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This eBook from the Gutenberg Project consists of approximately 139 pages of information about Sakoontala or the Lost Ring.

ALL.

By all means.

[Exeunt.

* * * * *

ACT VI.

SCENE.—­The Garden of a Palace.

The nymph_ SANUMATI is seen descending in a celestial car.

SANUMATI.

Behold me just arrived from attending in my proper turn at the nymph’s pool, where I have left the other nymphs to perform their ablutions, whilst I seek to ascertain, with my own eyes, how it fares with King Dushyanta.  My connexion with the nymph Menaka has made her daughter [S’]akoontala dearer to me than my own flesh and blood; and Menaka it was who charged me with this errand on her daughter’s behalf.

[Looking round in all directions.]

How is it that I see no preparations in the King’s household for celebrating the great vernal festival[89]?  I could easily discover the reason by my divine faculty of meditation[134]; but respect must be shown to the wishes of my friend.  How then shall I arrive at the truth?  I know what I will do.  I will become invisible, and place myself near those two maidens who are tending the plants in the garden.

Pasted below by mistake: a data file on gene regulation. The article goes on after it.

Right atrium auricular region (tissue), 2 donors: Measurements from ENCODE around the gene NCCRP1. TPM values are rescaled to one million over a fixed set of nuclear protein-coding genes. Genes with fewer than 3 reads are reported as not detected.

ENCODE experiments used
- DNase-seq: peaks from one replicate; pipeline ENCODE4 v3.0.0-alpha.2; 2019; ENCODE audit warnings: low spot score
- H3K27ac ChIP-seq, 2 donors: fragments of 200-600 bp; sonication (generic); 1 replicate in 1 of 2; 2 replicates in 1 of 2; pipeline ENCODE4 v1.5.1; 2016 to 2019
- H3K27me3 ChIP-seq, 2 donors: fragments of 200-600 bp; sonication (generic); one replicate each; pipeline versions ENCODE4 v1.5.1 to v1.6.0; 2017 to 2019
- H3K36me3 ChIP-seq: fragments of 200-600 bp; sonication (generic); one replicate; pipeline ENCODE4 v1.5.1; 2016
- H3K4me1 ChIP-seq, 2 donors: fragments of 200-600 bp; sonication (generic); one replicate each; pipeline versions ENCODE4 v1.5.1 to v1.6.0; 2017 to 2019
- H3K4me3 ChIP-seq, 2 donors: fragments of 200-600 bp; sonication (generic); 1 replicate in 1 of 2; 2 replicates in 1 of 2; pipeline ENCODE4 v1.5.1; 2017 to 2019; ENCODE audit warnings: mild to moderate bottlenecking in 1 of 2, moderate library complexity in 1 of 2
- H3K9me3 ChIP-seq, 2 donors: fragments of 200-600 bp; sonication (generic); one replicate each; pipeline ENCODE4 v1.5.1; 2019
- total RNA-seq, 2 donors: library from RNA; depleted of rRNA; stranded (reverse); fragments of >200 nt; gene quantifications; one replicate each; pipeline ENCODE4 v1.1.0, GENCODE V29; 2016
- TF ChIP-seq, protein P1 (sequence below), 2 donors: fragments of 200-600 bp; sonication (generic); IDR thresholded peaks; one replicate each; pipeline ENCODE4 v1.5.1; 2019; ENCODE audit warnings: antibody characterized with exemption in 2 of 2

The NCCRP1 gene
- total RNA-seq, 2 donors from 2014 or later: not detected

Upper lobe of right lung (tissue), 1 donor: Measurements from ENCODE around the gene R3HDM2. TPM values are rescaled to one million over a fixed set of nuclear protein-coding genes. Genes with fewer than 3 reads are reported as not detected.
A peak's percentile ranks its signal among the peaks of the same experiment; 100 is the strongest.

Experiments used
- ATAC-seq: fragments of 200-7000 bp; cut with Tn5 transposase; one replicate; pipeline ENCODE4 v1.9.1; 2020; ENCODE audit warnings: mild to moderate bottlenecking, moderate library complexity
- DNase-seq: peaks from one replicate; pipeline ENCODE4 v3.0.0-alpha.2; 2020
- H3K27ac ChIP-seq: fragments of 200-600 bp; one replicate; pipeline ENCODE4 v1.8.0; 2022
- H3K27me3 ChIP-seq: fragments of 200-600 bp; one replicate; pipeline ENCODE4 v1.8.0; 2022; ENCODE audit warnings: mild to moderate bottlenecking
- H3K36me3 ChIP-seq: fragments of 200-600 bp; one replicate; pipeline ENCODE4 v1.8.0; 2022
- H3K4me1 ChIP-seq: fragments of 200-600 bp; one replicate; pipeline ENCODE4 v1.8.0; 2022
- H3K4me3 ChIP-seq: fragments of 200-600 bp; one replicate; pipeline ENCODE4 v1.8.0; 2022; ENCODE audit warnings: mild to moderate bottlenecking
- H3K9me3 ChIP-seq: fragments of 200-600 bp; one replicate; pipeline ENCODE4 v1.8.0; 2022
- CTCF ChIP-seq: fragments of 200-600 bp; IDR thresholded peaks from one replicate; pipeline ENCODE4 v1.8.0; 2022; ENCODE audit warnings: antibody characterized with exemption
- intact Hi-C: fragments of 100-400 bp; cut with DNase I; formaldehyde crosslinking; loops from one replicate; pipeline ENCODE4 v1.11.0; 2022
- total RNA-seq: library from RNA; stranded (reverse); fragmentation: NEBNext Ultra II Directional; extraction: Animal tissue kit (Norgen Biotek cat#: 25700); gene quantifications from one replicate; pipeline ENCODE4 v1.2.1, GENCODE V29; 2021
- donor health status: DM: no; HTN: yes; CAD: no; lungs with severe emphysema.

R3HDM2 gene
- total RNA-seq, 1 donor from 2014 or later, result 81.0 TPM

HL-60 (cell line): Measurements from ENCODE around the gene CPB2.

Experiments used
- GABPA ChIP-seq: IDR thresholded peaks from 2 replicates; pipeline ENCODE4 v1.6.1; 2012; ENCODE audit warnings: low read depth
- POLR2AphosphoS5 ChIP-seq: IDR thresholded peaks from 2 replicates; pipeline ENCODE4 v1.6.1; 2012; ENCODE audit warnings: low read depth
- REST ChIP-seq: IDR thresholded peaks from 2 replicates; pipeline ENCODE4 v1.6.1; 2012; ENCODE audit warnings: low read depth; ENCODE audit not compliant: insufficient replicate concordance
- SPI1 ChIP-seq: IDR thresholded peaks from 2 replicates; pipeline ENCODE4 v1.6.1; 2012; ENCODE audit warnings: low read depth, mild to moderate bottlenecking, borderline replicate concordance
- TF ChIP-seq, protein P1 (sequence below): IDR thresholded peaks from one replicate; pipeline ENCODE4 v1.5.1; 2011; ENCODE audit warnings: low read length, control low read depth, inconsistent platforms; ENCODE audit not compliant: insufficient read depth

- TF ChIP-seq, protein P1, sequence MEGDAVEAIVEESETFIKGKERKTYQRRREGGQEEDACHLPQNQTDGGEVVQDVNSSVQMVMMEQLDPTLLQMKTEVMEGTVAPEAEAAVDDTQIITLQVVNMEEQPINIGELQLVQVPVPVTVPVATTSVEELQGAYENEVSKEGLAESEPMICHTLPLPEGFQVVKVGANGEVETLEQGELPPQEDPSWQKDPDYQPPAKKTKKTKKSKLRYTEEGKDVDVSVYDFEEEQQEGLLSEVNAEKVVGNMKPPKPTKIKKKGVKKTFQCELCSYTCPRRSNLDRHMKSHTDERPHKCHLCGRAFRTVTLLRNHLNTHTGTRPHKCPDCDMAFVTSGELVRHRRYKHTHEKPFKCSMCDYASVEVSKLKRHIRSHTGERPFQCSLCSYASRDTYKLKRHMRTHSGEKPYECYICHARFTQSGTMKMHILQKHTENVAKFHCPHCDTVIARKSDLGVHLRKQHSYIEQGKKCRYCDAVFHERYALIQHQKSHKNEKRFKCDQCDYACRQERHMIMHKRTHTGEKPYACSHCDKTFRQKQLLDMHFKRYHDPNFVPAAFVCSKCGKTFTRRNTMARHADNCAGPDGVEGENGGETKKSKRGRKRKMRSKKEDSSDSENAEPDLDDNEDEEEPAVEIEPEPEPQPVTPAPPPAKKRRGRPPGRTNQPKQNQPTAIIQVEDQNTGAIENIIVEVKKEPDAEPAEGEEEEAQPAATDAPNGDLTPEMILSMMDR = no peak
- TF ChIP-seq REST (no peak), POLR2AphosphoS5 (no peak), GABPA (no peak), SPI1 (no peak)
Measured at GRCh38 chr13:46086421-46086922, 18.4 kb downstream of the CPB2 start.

[Descends and takes her station.

Enter a MAIDEN, who stops in front of a mango-tree, and gazes at the blossom.  Another MAIDEN is seen behind her.

FIRST MAIDEN.

Hail to thee, lovely harbinger of spring!  The varied radiance of thy opening flowers Is welcome to my sight.  I bid thee hail, Sweet mango, soul of this enchanting season.

SECOND MAIDEN.

Parabhritika, what are you saying there to yourself?

FIRST MAIDEN.

Dear Madhukarika, am I not named after the Koil[90]? and does not the Koil sing for joy at the first appearance of the mango-blossom?

SECOND MAIDEN. [Approaching hastily, with transport.

What! is spring really come?

FIRST MAIDEN.

Yes, indeed, Madhukarika, and with it the season of joy, love, and song.

SECOND MAIDEN.

Let me lean upon you, dear, while I stead on tiptoe and pluck a blossom, of the mango, that I may present it as an offering to the god of love.

FIRST MAIDEN.

Provided you let me have half the reward which the god will bestow in return.

SECOND MAIDEN.

To be sure you shall, and that without asking.  Are we not one in heart and soul, though divided in body?

[Leans on her friend and plucks a mango-blossom.]

Ah! here is a bud just bursting into flower.  It diffuses a delicious perfume, though not yet quite expanded.

[Joining her hands reverentially.]

God of the bow, who with spring’s choicest flowers
Dost point thy five unerring shafts[91]; to thee
I dedicate this blossom; let it serve
To barb thy truest arrow; be its mark
Some youthful heart that pines to be beloved.

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